Scientists at Melbourne’s Peter MacCallum Cancer Centre said they have made a biological breakthrough helping explain how lymphatic vessels — key to the transmission of tumours throughout the body — respond to cancer. “We’ve shown that molecules like the aspirin... could effectively work by reducing the dilation of these major vessels and thereby reducing the capacity of tumours to spread to distant sites,” researcher Steven Stacker said.
Doctors have long suspected that non-steroidal anti-inflammatory drugs such as aspirin may help inhibit the spread of cancer but they have been unable to pinpoint exactly how this is done.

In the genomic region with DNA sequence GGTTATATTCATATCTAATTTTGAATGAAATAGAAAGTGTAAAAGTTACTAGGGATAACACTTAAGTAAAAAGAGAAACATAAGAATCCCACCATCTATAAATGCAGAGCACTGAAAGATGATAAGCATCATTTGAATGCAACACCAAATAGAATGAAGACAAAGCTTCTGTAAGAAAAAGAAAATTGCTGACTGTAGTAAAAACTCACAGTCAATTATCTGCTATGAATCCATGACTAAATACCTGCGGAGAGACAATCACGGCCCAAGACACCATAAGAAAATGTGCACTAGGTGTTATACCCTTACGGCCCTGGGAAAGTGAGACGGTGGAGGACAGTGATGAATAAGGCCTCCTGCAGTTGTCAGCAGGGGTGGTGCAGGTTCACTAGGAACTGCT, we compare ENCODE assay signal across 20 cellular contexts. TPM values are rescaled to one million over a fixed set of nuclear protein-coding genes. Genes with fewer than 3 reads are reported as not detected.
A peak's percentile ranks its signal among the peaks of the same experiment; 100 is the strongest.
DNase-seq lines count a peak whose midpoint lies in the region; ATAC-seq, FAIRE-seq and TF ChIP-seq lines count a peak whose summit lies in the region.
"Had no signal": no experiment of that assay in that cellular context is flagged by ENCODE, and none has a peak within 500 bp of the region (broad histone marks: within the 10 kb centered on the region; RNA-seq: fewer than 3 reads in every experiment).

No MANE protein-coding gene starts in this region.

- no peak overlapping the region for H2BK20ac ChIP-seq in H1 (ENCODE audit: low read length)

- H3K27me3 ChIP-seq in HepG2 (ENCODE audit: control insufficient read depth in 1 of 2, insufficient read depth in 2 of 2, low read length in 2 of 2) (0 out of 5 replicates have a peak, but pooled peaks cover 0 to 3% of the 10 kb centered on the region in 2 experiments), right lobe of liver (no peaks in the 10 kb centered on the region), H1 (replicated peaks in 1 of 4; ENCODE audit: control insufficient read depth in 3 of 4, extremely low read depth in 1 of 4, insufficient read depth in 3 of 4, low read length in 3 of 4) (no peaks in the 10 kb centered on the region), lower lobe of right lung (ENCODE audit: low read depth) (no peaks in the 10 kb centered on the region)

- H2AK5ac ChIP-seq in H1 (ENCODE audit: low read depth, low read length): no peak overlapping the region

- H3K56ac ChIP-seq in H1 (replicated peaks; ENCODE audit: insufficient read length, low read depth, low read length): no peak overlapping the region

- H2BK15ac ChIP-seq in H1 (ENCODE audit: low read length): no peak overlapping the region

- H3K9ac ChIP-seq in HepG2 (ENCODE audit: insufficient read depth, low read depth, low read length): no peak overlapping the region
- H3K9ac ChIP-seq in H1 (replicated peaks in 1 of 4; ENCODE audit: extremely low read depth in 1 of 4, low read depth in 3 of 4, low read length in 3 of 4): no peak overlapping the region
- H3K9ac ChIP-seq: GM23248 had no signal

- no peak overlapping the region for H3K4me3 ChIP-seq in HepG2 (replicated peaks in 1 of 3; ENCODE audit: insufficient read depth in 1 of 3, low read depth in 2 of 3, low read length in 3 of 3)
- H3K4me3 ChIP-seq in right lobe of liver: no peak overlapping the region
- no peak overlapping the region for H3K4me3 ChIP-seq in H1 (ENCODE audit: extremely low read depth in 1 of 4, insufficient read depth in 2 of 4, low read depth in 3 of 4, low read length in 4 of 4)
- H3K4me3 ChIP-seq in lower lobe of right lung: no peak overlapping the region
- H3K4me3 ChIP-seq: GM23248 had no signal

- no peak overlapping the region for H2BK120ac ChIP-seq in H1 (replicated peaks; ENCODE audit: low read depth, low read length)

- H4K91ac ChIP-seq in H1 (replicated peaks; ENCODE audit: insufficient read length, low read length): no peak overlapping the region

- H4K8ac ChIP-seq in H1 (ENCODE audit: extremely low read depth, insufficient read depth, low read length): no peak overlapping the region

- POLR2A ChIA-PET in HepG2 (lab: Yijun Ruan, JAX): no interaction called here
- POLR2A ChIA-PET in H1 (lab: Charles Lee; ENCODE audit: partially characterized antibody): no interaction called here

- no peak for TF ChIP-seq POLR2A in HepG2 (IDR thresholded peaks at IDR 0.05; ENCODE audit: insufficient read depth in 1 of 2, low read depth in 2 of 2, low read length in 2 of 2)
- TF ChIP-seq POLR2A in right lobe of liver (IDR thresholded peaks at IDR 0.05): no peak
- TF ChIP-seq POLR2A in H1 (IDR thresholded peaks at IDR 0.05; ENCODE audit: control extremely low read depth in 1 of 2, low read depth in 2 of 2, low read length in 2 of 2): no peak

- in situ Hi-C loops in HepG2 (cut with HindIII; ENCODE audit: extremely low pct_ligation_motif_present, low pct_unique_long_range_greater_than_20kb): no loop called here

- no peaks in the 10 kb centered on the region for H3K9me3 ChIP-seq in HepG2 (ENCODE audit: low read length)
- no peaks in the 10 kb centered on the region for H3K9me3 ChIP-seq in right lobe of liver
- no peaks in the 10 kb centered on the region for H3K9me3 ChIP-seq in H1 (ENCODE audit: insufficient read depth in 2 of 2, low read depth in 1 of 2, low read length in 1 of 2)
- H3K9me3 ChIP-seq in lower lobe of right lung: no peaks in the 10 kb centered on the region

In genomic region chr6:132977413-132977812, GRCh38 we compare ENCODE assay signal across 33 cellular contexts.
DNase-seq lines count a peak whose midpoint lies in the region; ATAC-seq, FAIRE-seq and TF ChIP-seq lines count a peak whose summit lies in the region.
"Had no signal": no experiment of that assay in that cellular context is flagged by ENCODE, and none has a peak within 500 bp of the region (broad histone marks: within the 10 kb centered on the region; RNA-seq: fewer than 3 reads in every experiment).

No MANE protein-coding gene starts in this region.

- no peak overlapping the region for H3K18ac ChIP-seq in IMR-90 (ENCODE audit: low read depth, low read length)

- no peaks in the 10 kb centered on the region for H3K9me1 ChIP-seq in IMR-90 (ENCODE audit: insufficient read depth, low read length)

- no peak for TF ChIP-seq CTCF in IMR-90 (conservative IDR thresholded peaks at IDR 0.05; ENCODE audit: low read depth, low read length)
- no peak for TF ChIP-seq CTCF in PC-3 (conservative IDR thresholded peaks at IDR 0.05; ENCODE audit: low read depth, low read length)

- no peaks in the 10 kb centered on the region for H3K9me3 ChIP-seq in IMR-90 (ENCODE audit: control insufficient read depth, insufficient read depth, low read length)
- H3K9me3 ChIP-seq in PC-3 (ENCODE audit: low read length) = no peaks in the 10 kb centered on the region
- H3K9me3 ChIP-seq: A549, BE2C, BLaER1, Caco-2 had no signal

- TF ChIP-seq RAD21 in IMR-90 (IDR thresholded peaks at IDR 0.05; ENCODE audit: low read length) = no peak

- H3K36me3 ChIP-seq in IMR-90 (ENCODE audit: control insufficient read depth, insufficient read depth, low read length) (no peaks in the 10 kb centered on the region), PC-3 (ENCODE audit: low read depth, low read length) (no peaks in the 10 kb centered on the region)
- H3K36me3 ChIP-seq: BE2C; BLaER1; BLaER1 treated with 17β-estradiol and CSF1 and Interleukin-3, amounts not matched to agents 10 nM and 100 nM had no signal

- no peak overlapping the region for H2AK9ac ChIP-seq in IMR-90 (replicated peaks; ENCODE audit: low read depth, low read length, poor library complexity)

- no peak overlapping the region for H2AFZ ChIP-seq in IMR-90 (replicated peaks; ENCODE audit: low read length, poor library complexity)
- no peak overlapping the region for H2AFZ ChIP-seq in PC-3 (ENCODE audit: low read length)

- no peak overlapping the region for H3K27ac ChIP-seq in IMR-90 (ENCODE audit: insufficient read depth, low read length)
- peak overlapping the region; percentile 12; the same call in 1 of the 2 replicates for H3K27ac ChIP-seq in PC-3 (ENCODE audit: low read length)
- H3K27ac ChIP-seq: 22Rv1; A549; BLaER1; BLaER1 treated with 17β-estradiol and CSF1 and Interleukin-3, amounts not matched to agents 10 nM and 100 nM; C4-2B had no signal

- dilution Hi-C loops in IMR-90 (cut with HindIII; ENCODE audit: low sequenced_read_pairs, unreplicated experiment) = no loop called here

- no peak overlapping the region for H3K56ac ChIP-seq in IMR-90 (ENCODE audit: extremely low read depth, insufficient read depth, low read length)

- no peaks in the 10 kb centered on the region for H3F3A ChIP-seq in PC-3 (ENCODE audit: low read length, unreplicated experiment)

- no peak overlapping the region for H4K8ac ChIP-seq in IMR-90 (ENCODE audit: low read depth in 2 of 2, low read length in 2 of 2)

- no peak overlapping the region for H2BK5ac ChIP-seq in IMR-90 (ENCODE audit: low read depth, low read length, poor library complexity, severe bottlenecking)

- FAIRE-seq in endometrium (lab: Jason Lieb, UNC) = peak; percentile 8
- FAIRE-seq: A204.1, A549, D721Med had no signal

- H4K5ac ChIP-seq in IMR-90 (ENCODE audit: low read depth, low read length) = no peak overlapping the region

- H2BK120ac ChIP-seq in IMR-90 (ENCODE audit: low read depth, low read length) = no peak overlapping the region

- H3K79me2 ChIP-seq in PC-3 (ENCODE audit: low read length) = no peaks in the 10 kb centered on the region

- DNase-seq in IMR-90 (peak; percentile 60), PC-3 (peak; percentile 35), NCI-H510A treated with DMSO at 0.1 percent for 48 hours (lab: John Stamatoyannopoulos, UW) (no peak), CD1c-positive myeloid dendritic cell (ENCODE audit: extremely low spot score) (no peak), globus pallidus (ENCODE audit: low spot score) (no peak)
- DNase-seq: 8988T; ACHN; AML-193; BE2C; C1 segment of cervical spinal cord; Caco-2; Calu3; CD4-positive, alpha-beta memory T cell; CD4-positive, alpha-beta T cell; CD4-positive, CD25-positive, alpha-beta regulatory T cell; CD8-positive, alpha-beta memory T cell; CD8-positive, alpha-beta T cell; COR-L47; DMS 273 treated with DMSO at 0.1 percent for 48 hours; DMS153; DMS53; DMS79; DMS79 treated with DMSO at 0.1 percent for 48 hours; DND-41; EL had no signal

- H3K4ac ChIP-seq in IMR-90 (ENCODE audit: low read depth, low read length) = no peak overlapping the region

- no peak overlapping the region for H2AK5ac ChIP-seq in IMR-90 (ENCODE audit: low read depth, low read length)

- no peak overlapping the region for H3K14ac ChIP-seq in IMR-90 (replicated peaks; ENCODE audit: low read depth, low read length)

By studying cells in lymphatic vessels, the researchers found that a particular gene changed its expression in cancers which spread, but not when the cancer did not spread. The results published in Cancer Cell journal reveal that the gene is a link between a tumour’s growth and the cellular pathway which can cause inflammation and dilation of vessels throughout the body.
Once these lymphatic vessels widen, the capacity for them to act as “supply lines” to tumours and become more effective conduits for the cancer to spread is increased.